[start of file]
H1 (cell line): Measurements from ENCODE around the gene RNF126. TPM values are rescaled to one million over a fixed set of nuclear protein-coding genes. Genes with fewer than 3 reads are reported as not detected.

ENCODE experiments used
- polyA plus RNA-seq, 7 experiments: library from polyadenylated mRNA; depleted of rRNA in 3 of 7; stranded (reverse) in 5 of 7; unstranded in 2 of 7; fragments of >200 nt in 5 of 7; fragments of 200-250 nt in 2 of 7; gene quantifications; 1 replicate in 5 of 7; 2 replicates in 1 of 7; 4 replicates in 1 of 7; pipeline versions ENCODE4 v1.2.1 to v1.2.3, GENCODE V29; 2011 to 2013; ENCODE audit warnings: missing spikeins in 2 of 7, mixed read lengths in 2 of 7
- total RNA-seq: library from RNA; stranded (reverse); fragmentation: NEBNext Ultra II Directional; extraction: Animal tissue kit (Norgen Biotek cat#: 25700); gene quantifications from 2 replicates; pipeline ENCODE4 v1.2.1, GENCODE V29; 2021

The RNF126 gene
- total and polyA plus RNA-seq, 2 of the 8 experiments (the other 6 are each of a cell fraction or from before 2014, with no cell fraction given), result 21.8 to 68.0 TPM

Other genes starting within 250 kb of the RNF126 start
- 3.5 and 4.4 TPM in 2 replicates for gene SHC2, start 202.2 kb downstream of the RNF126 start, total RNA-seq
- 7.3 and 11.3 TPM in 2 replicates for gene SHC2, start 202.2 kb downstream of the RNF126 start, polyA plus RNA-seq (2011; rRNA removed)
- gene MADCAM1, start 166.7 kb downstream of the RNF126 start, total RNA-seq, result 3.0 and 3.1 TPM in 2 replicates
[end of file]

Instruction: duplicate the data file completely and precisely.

H1 (cell line): Measurements from ENCODE around the gene RNF126. TPM values are rescaled to one million over a fixed set of nuclear protein-coding genes. Genes with fewer than 3 reads are reported as not detected.

ENCODE experiments used
- polyA plus RNA-seq, 7 experiments: library from polyadenylated mRNA; depleted of rRNA in 3 of 7; stranded (reverse) in 5 of 7; unstranded in 2 of 7; fragments of >200 nt in 5 of 7; fragments of 200-250 nt in 2 of 7; gene quantifications; 1 replicate in 5 of 7; 2 replicates in 1 of 7; 4 replicates in 1 of 7; pipeline versions ENCODE4 v1.2.1 to v1.2.3, GENCODE V29; 2011 to 2013; ENCODE audit warnings: missing spikeins in 2 of 7, mixed read lengths in 2 of 7
- total RNA-seq: library from RNA; stranded (reverse); fragmentation: NEBNext Ultra II Directional; extraction: Animal tissue kit (Norgen Biotek cat#: 25700); gene quantifications from 2 replicates; pipeline ENCODE4 v1.2.1, GENCODE V29; 2021

The RNF126 gene
- total and polyA plus RNA-seq, 2 of the 8 experiments (the other 6 are each of a cell fraction or from before 2014, with no cell fraction given), result 21.8 to 68.0 TPM

Other genes starting within 250 kb of the RNF126 start
- 3.5 and 4.4 TPM in 2 replicates for gene SHC2, start 202.2 kb downstream of the RNF126 start, total RNA-seq
- 7.3 and 11.3 TPM in 2 replicates for gene SHC2, start 202.2 kb downstream of the RNF126 start, polyA plus RNA-seq (2011; rRNA removed)
- gene MADCAM1, start 166.7 kb downstream of the RNF126 start, total RNA-seq, result 3.0 and 3.1 TPM in 2 replicates